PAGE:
The Sequoia Story
We draw on our founding story and metaphor from the Sequoia forest – a symbol of an ecosystem that is adaptive and generative – one that is anchored by a strong foundation of roots that stands the test of time.
In many ways, this story is a parable that illustrates our work – O.D. (Organisation Development) to develop flourishing organisations.
The oldest known trees on records, the Giant Sequoias have a lifespan of up to 3,000 years. The coastal redwood is a common species of Sequoia, reaching heights as tall as a 27-storey building. Along with a base diameter of 35 feet, the Sequoia is likely the largest living organism on Earth.
These living legends have been discovered to have surprisingly shallow roots – at only five to six feet deep for adult Giant Sequoias. So, curiously, how do such massive trees hold themselves up with such shallow roots?
Ironically, the answer is strikingly deep. Though shallow, the underground roots possess an unexpected element of interconnectedness – they grow toward other roots and intertwine between themselves! In a sense, Sequoias provide and rely on each other for the sturdy support needed to bear their weight.
In what ways might we take after Sequoias?
Have we been providing support for one another?
Do our connections stem from mutual understanding, support and trust?
A friend from California who lives near a Sequoia forest told me that even after the mother Sequoia dies, her roots continue to live underground and provide a source of sustenance to the ring of baby Sequoias growing around her. The young trees continue to depend on the mother tree for support and nourishment through its taproot long after her own glory is over.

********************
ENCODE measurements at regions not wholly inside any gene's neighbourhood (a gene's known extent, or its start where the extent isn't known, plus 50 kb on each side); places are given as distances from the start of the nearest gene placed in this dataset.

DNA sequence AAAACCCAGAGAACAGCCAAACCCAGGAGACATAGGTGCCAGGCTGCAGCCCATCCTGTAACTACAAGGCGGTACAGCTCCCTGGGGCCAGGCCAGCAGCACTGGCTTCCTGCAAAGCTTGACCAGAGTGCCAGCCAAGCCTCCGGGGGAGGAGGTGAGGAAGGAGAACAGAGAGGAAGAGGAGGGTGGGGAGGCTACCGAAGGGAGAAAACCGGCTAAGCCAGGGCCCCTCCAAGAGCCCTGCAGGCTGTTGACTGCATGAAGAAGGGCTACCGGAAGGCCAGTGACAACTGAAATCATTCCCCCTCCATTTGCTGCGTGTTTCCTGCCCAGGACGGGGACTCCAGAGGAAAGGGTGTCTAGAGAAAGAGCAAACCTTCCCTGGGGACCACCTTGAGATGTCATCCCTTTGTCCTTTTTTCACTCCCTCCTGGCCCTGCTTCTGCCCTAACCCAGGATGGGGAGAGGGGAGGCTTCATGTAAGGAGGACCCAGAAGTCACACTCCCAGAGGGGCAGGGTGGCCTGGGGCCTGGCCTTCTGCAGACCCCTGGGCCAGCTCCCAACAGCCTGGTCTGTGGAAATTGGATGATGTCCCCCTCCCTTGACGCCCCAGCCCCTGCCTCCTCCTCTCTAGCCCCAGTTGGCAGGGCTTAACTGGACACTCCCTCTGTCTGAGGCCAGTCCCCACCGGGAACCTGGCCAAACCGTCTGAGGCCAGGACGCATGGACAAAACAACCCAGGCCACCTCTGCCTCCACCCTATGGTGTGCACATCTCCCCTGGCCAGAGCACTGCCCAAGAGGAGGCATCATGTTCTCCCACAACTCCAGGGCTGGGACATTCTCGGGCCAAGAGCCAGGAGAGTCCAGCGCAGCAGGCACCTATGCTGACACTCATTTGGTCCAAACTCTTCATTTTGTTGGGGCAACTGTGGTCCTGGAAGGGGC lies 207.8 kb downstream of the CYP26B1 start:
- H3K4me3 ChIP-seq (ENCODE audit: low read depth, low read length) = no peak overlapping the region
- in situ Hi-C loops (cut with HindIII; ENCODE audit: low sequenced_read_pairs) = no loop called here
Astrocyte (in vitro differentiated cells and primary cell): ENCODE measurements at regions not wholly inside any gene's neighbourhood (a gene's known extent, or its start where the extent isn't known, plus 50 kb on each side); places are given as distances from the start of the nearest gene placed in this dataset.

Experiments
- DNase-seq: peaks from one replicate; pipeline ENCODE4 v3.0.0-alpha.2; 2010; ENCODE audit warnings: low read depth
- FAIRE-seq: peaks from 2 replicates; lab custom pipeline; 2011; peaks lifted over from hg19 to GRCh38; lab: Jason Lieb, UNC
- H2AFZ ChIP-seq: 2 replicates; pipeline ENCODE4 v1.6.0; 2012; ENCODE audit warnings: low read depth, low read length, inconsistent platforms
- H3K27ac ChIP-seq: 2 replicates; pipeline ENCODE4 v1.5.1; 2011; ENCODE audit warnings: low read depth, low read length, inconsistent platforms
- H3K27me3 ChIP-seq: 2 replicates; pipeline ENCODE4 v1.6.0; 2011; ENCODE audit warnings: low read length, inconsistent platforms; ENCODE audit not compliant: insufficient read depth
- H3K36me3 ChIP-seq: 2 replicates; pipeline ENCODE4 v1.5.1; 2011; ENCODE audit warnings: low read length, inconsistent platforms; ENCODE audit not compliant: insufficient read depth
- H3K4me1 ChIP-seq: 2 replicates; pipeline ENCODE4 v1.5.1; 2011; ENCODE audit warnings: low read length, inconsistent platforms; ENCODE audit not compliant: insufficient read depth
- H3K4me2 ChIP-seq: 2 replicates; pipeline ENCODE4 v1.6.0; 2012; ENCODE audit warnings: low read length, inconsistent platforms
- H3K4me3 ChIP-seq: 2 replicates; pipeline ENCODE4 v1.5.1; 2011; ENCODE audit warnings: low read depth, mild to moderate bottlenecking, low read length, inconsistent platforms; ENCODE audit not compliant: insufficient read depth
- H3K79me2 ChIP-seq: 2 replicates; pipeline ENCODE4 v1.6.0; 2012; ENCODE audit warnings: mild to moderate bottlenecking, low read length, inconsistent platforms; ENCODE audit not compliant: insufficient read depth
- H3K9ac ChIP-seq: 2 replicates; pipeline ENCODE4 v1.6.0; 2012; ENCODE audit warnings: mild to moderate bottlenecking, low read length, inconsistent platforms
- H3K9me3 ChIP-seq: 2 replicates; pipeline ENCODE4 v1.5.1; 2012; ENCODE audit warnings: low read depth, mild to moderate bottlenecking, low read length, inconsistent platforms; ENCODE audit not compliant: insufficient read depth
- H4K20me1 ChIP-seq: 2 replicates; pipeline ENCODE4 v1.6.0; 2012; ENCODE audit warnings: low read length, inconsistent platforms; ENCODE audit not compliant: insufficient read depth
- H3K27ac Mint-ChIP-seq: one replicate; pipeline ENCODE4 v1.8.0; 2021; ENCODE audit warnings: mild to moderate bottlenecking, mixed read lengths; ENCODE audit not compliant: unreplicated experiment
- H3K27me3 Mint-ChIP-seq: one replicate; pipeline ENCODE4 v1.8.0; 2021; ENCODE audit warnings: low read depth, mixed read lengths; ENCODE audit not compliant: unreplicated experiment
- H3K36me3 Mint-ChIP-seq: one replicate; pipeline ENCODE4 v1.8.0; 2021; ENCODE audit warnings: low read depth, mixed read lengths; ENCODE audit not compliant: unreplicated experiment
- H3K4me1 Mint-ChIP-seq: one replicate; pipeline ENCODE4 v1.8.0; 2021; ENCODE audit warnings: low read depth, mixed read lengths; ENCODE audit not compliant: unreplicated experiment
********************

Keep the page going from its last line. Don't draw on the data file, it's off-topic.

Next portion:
What legacy do we leave behind, when we eventually leave a place? And do our trails continue to provide support for others? Have the people we left behind, in Robert Greenleaf’s words, “become healthier, wiser, and freer, and more autonomous” because we were there with them before?
Fundamentally, Sequoia Group is about enabling people and organisations to find the meaning, value and passion in their work, as we do. Perhaps Nature is also gently reminding us that we’re never too big to reach out, ask for help and depend on one another for growth.
After all, in life’s journey, we stand taller together.